When I saw Dylan, I noticed he was always singing his own songs, but he was composing a whole different music through the songs. It made sense to me a long time ago, because I’d hear all these different renditions from all these different performances. Covers used to be super normalized in the world of music, history of music. Nothing’s set in stone unless no one ever played live, and it’s just one recording or one piece of music with the tempo and the timing. I learned that it’s normal to go through life and the record stays the same forever.

The amount of live shows that I’ve played, I won’t play a song for 20 years or something, and then I’ll come back around and there’ll be something in my life present time, later in life, that will make me want to play something that I wrote before, but there’s a whole ‘nother set of life experiences why I want to play it again. That informs the music and the change of lyrics at times. If the Beatles had played shows instead of just releasing records, I think that that narrative of covering your own songs later… Like what Bob Dylan did, I think it wouldn’t be so odd.

Right, there’s a longstanding historical precedent surrounding covers.

MARSHALL: Classical students, they learn covers of Beethoven, Chopin, and everybody. And every dude that takes a classical guitar lesson, predominantly… I’d say 35 million alive on planet earth right now. When they step out of the class, the first thing they’re going to play is Guns N’ Roses, “Stairway To Heaven.” You know what I mean? AC/DC. Such songs belong to us because people come and go, versions come and go, but it’s the actual song that belongs to us because all different people have done all these different songs and they become part of our story individually.

It’s all those songs — covers or not, they make up a lot of the same thread that lives in all human experience of loving music. From tribal, Aboriginal, folk, traditional, blues, jazz, country, everything. I feel like the only genre that has continued to maintain this sort of cover — sounds stupid to say, but in hip-hop and rap music, that’s the only lasting genre that continues to thrive on older, pre-recorded music samples and things like this. All rap and hip-hop records have a sample from the ’60s, ’70s, ’50s.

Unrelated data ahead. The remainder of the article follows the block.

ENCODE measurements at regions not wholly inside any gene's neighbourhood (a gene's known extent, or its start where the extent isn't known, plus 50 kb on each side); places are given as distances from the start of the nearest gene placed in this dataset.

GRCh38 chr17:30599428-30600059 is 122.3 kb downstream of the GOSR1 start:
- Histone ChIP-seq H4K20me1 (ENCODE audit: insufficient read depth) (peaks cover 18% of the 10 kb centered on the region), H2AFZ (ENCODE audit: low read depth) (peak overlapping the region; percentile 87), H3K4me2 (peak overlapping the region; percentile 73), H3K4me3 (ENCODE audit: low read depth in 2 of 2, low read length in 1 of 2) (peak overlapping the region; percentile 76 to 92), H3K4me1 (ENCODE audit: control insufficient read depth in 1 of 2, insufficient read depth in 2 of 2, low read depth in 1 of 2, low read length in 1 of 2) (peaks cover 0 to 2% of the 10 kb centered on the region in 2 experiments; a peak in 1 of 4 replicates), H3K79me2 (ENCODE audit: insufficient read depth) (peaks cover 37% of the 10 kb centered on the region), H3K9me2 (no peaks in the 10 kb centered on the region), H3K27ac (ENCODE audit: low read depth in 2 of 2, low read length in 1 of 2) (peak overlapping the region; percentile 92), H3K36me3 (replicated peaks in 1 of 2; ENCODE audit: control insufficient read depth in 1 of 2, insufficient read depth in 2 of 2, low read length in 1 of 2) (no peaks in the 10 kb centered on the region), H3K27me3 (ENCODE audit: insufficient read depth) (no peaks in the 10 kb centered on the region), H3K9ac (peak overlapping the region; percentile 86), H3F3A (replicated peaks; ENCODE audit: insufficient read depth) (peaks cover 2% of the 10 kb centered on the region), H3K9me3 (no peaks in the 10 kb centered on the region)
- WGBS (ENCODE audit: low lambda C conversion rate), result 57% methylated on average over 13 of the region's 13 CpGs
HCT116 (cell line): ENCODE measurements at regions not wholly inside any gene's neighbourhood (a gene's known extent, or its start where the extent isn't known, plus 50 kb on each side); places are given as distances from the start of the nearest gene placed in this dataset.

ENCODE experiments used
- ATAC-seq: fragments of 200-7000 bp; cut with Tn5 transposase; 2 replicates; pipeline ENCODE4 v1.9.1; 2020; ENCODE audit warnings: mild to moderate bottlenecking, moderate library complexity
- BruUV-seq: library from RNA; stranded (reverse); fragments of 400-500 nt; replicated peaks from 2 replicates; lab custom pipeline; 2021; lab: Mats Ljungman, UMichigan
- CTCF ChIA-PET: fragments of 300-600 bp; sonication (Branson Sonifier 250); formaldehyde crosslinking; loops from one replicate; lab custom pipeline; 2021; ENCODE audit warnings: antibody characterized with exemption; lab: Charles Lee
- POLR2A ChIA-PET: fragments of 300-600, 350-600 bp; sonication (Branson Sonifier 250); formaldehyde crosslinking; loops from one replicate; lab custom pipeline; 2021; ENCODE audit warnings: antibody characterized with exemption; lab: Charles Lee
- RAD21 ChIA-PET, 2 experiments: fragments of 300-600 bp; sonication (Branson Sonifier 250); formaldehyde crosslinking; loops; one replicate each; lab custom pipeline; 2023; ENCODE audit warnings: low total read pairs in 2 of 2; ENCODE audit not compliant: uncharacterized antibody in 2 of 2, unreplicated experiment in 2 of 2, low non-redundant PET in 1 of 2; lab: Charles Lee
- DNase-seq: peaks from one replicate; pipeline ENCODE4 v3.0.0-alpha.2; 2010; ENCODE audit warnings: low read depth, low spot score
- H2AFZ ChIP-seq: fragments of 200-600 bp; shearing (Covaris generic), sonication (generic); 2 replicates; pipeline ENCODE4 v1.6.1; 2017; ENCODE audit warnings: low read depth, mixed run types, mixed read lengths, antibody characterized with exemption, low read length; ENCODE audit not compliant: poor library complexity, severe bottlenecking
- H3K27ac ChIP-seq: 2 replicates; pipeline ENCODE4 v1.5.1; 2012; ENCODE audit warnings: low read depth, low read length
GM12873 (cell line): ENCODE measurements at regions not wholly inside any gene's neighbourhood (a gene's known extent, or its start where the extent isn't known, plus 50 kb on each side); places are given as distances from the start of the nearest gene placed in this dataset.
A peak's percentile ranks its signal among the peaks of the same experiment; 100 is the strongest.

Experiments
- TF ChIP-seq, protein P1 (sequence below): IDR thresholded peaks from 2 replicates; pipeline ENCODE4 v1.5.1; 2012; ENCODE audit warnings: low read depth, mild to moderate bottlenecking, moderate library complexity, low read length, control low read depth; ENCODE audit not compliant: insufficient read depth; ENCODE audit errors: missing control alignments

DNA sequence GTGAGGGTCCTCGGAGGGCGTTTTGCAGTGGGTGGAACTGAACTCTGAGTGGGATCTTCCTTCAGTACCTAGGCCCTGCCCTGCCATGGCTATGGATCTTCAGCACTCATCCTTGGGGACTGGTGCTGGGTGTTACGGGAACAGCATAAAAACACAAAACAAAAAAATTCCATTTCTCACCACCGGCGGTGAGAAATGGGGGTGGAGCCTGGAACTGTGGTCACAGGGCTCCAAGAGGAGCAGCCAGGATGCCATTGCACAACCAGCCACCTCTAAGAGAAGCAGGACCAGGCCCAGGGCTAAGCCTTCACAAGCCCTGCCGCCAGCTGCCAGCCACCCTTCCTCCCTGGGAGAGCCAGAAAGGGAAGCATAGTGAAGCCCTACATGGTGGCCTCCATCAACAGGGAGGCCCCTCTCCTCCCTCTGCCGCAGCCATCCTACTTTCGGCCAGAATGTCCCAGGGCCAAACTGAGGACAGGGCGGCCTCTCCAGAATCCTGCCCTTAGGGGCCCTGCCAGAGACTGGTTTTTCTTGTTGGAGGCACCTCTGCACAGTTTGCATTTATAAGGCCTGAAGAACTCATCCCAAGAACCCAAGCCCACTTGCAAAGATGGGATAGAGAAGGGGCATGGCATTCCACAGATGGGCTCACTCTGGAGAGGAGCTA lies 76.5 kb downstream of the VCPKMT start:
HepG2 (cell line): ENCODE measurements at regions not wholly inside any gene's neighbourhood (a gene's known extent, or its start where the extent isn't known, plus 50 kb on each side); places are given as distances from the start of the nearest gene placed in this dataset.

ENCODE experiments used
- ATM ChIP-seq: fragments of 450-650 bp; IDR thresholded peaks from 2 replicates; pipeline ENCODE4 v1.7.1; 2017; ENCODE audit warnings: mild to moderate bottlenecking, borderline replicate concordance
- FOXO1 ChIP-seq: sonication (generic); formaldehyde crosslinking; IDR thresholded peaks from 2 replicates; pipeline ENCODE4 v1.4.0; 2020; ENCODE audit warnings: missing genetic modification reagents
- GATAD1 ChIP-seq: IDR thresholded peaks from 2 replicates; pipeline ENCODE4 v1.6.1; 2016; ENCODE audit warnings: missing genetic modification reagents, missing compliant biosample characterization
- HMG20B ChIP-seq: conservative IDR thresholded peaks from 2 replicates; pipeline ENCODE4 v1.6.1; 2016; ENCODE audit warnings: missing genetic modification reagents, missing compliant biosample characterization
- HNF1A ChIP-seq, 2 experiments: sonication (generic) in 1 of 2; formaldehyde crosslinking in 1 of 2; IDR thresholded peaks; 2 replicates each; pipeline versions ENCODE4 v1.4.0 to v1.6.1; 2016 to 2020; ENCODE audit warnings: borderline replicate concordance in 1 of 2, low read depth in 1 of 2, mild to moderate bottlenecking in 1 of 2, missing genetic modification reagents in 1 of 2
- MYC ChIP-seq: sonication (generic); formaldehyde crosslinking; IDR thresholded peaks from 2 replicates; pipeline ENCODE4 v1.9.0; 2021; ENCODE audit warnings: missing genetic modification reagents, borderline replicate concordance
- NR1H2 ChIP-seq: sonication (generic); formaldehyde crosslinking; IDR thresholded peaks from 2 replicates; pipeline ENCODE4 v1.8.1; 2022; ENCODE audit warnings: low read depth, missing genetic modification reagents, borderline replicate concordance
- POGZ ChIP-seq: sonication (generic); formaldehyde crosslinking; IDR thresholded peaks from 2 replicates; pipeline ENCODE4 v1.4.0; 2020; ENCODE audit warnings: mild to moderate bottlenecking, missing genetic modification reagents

Touring With Alanis Morissette And Garbage (2021)

Earlier in the year, it was announced that you’d be stepping in for Liz Phair on tour with Garbage and Alanis Morissette. Outside of performing, did you get to spend much quality time with Alanis and the members of Garbage? I mean, just thinking of you in a room with Shirley Manson and Alanis… what a group of badass women.

MARSHALL: Yeah, absolutely. On the tour, there were only seven women and three of us were the musical acts. The band were all men, I was solo. When you’re around that many dudes, but essentially the boss, Alanis, is a woman — I felt like it was different than other tours I’ve been on. A. because it was an arena tour and B. because the bosses were women. I’ve only ever done something like that with Chrissie Hynde and the Pretenders. We did a tour and I did the Lilith Fair once, maybe 15 years ago. It’s a whole ‘nother vibe. Once we were together, us three, it was just cracking up.

It was unusual. It’s the kind of thing that takes a long time with [male] peers. I think because we’re older and we all came out in the ‘90s… There’s sort of an association with us being individualist or something, I don’t know. Coming from three different backgrounds, it was cool. I think we’re very mischievous as women in a fun, loving way. And that was really refreshing because we were super, super open with each other. I was solo, so I had 30 minutes and I didn’t have the pressure of it being my own show. These were on Alanis. Almost everyone had no idea who the fuck I was, which presents another path of I could just do my thing. It was great to be able to do my thing solo because I haven’t done that in so long, since 2014.

Performing Around New York’s Lower East Side (1992-1994)

You’ve evolved so much as a performer over the course of your career. When you think back to your earliest performances around New York as Cat Power, what stands out to you?

MARSHALL: Well, ’91 is when I started jamming with my friends and we created Cat Power. We were only in a band for six months. I moved to New York City in ’92, so my affiliation with performing was with my drummer friend from Atlanta. He had moved up there. He was a mentor, father figure. He is older and he was taking me to the Knitting Factory. He was taking me to free jazz stuff. I didn’t know about free jazz, so after so many times seeing this what I thought was, I was learning something. I didn’t know what the hell I was learning, but what it was just that improvisational spirit, which kind of keyed me into pretty much how I work today. When I’m recording and when I’m performing, sometimes I’ll switch or I’ll make up lyrics.

We started playing in those kind of environments, on those kind of bills, just he and I as a duo in ’92, ’93. And then I quit for a year and started back up in ’94. It was never the physicality of being on stage, it was the song for some reason. I still don’t have a very big vocabulary of how to articulate myself, but it still is the same. The song is what’s important. It’s the only reason I’m there. Back then, I didn’t have a lot of friends, I hadn’t traveled. I’d just been to New York and that’s it. [I was the] first person in my family to leave the South.

I knew about music and how people acted on stage and stuff, but I felt I was more bearing some kind of witness to the song. I felt uncomfortable being around people because it was so personal, what this witness was talking about. It wasn’t enjoyable, I didn’t sing. I was coming from such an internalized, mentally unstable, strange place of my life that I wasn’t singing. When I was a little kid, I sang up and down, backwards, inside out. I learned to sing really little and I didn’t start singing — really singing — until the Jukebox record on tour.